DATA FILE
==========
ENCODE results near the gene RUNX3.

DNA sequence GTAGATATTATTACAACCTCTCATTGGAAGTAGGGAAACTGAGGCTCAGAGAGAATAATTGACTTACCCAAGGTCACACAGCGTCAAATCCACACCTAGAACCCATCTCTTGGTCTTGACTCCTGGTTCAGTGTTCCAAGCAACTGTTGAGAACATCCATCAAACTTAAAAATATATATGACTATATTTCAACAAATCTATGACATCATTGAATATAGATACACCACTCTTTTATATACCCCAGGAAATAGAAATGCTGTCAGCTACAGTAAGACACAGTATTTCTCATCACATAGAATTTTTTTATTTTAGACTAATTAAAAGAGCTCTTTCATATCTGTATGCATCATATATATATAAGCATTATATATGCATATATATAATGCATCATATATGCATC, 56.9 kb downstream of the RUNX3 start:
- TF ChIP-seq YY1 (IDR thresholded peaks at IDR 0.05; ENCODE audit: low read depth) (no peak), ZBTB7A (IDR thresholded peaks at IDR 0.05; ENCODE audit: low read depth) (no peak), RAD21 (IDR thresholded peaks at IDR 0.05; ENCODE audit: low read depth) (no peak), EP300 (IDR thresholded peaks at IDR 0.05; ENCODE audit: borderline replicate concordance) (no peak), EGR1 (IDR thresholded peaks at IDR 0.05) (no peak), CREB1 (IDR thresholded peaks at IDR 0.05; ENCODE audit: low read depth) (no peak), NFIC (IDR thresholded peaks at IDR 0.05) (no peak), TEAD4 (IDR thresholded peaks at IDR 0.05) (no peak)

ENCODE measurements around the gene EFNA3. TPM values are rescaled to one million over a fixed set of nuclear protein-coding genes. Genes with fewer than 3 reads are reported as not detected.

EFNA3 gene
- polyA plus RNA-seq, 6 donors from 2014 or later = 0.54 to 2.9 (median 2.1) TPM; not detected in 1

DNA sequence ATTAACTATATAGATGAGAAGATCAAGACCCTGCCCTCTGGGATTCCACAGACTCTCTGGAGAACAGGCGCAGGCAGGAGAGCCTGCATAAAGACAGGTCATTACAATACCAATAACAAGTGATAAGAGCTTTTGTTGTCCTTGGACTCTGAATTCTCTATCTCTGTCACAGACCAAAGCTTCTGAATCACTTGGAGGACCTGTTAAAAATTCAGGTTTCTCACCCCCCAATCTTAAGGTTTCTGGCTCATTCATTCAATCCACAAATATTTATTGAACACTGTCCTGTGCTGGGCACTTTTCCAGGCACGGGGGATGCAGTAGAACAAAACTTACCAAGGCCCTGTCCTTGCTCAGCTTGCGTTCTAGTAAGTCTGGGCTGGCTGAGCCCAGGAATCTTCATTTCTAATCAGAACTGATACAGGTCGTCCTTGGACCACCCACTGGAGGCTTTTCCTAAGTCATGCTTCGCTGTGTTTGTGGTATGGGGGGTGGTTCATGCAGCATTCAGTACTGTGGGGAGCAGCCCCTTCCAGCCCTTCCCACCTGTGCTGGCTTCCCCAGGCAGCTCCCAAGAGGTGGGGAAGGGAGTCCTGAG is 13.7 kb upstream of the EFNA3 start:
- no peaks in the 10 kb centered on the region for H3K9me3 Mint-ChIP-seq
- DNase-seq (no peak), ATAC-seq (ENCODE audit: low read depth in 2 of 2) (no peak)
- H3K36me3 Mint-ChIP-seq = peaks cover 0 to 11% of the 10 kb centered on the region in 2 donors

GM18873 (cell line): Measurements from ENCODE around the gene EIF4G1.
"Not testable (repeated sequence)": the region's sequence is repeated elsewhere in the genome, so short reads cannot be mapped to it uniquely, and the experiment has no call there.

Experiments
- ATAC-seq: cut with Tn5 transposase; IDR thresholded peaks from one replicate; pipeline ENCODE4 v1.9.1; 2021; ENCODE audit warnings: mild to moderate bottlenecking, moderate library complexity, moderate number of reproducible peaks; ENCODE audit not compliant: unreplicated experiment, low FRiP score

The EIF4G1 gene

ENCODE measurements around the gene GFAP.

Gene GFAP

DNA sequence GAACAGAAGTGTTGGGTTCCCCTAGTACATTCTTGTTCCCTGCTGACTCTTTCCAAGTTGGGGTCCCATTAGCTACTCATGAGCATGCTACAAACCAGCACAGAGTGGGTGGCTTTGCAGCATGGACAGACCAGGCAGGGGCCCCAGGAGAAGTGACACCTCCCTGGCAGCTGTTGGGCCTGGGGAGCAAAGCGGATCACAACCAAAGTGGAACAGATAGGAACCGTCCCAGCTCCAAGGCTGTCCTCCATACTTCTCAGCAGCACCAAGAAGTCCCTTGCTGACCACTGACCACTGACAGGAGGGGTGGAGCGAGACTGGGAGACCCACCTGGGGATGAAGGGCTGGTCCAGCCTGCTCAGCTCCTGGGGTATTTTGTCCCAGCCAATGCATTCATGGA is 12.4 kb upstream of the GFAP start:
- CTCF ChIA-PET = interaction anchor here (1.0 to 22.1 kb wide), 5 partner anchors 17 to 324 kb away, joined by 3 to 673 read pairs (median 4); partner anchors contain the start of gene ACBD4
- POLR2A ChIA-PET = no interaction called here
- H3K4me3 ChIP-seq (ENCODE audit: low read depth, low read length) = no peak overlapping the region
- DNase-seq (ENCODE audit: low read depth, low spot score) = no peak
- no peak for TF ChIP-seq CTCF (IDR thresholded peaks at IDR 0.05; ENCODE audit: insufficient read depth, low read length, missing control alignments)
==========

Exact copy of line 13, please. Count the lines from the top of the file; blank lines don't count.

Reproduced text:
Experiments